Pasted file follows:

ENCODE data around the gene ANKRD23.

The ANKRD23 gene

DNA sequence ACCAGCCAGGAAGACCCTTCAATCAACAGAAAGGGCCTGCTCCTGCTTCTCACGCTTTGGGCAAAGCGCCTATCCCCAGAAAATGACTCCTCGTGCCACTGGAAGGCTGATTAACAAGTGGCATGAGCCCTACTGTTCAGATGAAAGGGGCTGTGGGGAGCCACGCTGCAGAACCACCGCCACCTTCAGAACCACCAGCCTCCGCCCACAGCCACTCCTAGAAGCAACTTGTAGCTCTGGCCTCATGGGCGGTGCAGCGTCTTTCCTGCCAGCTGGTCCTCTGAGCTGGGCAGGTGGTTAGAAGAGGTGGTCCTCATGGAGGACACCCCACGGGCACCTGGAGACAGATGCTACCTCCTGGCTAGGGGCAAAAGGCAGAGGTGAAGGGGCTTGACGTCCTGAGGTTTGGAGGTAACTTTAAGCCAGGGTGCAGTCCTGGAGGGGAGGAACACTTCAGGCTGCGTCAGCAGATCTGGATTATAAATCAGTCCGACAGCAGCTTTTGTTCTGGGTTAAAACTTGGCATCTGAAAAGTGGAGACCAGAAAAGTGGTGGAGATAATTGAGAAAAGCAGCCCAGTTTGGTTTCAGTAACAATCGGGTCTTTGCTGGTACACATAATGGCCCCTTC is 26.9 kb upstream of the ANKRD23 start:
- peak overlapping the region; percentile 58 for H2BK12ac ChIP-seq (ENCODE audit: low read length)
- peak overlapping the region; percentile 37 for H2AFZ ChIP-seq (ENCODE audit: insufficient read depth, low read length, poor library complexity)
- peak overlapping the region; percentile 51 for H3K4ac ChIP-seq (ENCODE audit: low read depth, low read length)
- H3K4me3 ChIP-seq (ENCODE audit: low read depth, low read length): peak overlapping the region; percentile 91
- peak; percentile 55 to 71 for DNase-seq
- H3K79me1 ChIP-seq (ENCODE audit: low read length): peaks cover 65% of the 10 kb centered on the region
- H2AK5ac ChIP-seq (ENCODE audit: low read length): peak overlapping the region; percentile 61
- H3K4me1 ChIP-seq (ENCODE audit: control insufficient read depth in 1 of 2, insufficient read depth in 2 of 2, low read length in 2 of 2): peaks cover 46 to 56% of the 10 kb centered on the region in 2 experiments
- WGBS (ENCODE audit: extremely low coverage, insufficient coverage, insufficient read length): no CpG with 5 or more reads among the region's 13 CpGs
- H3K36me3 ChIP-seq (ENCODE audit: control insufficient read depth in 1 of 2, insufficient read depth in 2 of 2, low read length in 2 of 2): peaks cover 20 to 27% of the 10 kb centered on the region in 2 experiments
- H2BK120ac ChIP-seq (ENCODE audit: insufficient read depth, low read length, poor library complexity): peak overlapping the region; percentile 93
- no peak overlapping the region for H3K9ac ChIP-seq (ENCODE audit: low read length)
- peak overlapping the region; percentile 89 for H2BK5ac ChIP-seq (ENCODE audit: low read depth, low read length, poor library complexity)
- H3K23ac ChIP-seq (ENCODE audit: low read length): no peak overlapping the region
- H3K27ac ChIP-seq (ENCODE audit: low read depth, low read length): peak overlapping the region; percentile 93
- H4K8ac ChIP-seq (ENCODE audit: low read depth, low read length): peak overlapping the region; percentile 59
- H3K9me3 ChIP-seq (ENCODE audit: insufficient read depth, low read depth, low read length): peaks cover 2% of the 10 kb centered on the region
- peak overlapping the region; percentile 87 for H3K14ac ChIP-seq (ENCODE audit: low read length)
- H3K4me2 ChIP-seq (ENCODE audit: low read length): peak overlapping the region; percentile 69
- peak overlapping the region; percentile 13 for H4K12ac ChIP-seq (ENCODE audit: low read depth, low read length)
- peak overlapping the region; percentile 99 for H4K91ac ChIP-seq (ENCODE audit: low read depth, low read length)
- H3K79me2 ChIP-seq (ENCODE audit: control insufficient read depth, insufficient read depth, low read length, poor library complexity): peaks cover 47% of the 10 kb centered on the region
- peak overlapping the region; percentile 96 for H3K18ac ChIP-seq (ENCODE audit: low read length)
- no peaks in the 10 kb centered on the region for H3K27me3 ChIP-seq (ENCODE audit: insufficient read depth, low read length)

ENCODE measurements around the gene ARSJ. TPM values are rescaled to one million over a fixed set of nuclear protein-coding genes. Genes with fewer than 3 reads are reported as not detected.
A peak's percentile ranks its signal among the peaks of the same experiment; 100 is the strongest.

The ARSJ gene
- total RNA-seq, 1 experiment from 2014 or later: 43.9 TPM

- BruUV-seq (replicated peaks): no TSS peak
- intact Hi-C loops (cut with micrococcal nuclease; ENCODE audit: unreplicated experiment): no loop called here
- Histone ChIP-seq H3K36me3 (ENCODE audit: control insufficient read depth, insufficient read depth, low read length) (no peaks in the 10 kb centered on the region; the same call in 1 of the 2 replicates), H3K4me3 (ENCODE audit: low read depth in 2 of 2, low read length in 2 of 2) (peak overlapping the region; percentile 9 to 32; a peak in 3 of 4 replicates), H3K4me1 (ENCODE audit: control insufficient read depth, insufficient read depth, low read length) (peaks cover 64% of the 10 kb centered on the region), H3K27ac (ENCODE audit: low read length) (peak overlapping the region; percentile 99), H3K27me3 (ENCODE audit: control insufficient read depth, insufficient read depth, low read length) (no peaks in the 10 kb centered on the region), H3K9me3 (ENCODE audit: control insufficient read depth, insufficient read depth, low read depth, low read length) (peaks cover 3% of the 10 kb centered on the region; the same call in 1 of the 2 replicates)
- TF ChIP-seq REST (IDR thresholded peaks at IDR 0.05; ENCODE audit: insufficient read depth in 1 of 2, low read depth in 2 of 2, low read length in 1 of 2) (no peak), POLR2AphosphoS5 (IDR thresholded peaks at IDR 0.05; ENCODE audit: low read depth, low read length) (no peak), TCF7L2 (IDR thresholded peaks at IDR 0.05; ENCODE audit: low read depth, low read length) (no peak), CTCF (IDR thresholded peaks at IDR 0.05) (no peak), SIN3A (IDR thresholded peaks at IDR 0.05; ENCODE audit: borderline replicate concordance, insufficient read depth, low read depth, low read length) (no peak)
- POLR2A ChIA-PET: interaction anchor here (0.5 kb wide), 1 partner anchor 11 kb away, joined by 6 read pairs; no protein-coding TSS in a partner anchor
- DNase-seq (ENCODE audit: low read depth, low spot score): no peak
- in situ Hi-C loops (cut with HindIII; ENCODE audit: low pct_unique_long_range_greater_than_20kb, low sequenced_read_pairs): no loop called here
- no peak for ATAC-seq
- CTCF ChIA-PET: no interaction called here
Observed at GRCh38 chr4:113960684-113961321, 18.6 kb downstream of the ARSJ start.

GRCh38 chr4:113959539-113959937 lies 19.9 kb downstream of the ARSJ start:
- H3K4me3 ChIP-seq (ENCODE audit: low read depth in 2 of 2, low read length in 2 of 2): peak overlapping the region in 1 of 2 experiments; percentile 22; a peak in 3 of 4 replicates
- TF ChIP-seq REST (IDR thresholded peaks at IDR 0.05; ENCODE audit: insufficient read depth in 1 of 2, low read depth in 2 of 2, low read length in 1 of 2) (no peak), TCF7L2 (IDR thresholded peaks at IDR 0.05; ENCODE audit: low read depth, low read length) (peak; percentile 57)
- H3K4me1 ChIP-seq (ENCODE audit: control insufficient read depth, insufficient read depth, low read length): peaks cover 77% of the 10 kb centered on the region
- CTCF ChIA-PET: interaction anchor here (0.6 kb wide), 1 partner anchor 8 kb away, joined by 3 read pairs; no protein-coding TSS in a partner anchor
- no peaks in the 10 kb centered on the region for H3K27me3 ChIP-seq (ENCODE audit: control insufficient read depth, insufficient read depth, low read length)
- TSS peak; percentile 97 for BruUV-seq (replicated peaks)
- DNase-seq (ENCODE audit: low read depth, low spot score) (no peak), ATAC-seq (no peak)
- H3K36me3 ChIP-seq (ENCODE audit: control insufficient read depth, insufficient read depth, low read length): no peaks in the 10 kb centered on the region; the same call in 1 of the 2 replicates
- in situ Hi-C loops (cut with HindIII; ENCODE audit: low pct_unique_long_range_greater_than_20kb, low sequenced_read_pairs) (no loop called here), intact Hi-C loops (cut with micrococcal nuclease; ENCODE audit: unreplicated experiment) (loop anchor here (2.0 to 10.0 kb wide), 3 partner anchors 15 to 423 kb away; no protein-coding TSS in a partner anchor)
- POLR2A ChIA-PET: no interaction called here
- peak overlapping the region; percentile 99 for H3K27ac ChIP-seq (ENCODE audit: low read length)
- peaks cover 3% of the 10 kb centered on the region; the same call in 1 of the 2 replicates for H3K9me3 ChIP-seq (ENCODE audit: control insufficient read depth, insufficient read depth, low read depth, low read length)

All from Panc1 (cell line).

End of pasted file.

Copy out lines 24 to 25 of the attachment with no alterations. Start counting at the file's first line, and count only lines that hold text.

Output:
- peak overlapping the region; percentile 99 for H4K91ac ChIP-seq (ENCODE audit: low read depth, low read length)
- H3K79me2 ChIP-seq (ENCODE audit: control insufficient read depth, insufficient read depth, low read length, poor library complexity): peaks cover 47% of the 10 kb centered on the region